†These authors contributed equally.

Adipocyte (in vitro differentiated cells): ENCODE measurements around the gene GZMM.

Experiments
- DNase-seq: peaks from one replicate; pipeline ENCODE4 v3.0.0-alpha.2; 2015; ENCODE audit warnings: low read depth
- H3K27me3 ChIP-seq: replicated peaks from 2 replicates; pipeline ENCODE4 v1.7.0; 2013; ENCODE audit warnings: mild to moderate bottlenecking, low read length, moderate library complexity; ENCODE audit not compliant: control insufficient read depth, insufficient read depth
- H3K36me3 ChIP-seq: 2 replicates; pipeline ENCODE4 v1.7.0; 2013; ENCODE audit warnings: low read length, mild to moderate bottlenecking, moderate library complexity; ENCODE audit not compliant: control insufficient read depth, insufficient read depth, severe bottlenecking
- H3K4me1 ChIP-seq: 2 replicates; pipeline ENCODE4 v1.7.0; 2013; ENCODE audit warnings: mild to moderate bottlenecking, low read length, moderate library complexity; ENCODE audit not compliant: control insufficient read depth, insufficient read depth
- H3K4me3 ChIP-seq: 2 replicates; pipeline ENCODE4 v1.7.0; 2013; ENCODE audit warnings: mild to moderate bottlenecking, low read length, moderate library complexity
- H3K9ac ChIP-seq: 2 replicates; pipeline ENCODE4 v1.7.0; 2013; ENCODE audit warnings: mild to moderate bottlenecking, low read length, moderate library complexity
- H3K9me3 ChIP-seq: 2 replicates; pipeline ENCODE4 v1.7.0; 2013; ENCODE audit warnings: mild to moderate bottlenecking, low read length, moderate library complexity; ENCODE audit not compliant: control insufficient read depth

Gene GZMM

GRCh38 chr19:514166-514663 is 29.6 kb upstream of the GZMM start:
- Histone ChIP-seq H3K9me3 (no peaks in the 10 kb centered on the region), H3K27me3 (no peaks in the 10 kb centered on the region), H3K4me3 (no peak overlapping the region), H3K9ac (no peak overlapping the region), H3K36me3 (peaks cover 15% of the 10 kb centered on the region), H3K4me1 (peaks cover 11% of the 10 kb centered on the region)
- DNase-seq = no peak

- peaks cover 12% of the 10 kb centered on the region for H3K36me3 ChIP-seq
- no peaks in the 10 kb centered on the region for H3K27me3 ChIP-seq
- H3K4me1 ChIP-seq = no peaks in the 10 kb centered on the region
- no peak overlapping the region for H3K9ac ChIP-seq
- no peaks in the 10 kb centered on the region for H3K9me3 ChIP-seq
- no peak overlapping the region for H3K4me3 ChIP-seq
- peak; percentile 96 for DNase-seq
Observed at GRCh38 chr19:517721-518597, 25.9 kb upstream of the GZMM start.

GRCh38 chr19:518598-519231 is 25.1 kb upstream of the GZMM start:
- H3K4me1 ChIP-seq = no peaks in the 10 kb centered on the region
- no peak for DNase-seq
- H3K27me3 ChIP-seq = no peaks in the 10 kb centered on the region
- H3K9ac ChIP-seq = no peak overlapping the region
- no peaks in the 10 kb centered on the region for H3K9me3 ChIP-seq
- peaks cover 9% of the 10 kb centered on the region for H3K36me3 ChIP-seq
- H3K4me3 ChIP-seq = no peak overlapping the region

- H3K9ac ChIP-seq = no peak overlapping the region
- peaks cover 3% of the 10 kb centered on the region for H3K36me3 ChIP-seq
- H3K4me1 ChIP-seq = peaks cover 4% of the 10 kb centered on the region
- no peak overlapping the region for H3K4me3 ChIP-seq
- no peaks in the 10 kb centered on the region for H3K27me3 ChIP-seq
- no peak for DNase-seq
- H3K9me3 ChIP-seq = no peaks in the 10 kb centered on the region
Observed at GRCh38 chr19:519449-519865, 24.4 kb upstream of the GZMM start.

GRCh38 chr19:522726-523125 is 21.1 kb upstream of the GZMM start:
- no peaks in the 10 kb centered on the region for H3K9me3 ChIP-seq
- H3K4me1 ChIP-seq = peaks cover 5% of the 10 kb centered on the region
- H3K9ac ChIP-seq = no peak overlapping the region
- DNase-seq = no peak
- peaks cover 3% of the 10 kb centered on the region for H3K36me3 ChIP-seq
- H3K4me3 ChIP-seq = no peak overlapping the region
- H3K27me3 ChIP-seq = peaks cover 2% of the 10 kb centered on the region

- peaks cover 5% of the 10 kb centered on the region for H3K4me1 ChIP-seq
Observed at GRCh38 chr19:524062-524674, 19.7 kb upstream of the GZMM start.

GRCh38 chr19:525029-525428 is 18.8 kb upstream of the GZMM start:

Rab3a, a subtype protein in the Rab3 family amongst the small G proteins, is closely associated with the learning and memory formation process. Various neuronal stimuli can induce the expression of Rab3a; however, how DNA modification is involved in regulating its expression is not fully understood. Ten-eleven translocation (TET) proteins can oxidate methylcytosine to hydroxymethylcytosine, which can further activate gene expression. Previous studies reported that TET-mediated regulation of 5hmC induced by learning is involved in neuronal activation. However, whether Tet protein regulates Rab3a is unknown. To understand the role of TET-mediated 5hmC on Rab3a in neuronal activation, we adopted a KCl-induced depolarization protocol in cultured primary cortical neurons to mimic neuronal activity in vitro. After KCl treatment, Rab3a and Tet3 mRNA expression were induced. Moreover, we observed a decrease in the methylation level and an increase of hydroxymethylation level surrounding the CpG island near the transcription start site of Rab3a. Furthermore, recently, Formaldehyde-Assisted Isolation of Regulatory Elements (FAIRE) has proven powerful in identifying open chromatin in the genome of various eukaryotes. Using FAIRE-qPCR, we observed a euchromatin state and the increased occupancy of Tet3, H3K4me3, and H3K27ac at the promoter region of Rab3a after KCl treatment. Finally, by using shRNA to knockdown Tet3 prior KCl treatment, all changes mentioned above vanished. Thus, our findings elucidated that the neuronal activity-induced accumulation of hydroxymethylation, which Tet3 mediates, can introduce an active and permissive chromatin structure at Rab3a promoter and lead to the induction of Rab3a mRNA expression.